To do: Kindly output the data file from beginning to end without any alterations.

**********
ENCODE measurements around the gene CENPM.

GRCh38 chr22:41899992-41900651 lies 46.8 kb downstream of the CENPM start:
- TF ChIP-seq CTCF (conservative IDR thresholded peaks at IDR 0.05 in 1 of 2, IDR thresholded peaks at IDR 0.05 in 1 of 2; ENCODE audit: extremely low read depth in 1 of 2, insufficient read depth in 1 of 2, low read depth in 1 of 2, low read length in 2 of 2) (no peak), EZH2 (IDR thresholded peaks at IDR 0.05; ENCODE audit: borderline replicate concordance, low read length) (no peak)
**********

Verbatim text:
ENCODE measurements around the gene CENPM.

GRCh38 chr22:41899992-41900651 lies 46.8 kb downstream of the CENPM start:
- TF ChIP-seq CTCF (conservative IDR thresholded peaks at IDR 0.05 in 1 of 2, IDR thresholded peaks at IDR 0.05 in 1 of 2; ENCODE audit: extremely low read depth in 1 of 2, insufficient read depth in 1 of 2, low read depth in 1 of 2, low read length in 2 of 2) (no peak), EZH2 (IDR thresholded peaks at IDR 0.05; ENCODE audit: borderline replicate concordance, low read length) (no peak)